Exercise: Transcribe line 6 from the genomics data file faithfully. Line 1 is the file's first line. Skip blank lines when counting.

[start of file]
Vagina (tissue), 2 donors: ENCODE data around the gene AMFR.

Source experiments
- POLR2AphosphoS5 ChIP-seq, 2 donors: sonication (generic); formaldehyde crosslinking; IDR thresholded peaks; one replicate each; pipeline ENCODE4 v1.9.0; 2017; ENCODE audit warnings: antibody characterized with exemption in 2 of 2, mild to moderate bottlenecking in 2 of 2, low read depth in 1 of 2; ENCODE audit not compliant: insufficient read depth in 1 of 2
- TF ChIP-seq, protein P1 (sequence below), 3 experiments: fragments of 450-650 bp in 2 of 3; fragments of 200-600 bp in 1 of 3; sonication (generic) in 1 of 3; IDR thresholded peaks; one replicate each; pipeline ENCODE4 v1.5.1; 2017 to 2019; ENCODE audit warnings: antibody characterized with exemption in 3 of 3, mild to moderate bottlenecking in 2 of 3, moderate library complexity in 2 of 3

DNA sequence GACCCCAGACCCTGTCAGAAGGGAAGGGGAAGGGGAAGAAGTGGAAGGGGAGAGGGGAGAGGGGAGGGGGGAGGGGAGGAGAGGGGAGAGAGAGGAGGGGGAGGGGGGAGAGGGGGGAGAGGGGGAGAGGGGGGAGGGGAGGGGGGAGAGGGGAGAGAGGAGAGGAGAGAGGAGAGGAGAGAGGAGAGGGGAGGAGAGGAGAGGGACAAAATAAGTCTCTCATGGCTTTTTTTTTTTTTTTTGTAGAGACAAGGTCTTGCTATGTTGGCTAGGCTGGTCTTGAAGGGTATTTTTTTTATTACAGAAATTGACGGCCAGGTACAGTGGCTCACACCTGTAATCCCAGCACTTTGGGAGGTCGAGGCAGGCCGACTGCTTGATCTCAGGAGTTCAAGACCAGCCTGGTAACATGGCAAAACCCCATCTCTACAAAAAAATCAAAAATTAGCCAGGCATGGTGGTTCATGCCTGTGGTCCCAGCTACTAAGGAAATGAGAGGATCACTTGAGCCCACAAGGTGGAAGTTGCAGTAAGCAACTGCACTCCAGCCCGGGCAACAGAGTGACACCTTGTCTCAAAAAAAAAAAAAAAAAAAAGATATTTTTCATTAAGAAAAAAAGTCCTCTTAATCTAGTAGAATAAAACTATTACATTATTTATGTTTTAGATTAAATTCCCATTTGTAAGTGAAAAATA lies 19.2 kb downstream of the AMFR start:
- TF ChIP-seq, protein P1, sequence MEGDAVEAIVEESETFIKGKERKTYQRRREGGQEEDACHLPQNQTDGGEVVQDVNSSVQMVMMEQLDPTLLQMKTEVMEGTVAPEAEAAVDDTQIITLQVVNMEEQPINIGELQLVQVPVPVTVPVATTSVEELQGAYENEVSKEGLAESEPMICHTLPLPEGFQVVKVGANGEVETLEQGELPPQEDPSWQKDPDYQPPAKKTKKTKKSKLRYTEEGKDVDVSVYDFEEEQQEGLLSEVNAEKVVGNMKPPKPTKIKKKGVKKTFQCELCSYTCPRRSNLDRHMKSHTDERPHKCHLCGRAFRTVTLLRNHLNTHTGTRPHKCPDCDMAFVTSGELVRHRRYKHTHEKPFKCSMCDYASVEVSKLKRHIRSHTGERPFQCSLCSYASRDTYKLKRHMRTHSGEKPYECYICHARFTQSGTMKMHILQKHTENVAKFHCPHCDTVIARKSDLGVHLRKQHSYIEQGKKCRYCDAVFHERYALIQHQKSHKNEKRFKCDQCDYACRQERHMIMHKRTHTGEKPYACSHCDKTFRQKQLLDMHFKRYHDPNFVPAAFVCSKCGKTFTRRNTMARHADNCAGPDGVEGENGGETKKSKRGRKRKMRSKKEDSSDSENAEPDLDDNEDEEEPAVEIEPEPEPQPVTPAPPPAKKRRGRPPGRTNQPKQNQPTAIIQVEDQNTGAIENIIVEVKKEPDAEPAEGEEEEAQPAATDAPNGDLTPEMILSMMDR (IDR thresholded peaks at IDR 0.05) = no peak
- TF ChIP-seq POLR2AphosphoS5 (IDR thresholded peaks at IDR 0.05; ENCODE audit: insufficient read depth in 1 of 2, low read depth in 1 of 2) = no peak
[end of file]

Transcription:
- TF ChIP-seq, protein P1, sequence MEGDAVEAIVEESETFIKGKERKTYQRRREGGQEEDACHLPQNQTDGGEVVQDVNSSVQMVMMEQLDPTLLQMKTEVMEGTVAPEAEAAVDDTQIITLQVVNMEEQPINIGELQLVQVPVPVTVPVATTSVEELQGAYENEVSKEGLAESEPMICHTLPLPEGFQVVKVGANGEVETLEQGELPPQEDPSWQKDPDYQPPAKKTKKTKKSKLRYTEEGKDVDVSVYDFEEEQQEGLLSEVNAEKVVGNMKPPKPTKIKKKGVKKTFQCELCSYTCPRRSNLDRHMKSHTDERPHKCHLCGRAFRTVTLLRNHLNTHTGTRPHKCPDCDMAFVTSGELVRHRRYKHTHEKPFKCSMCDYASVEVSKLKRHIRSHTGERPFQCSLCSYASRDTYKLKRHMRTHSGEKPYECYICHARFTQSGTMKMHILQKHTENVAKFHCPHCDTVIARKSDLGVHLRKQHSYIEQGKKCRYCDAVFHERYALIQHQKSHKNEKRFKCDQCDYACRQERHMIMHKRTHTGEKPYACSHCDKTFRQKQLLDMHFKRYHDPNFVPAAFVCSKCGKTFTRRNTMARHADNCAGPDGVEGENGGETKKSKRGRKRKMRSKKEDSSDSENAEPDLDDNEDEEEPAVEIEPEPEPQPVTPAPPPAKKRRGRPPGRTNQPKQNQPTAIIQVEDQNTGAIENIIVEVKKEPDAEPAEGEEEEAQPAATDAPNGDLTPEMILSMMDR (IDR thresholded peaks at IDR 0.05) = no peak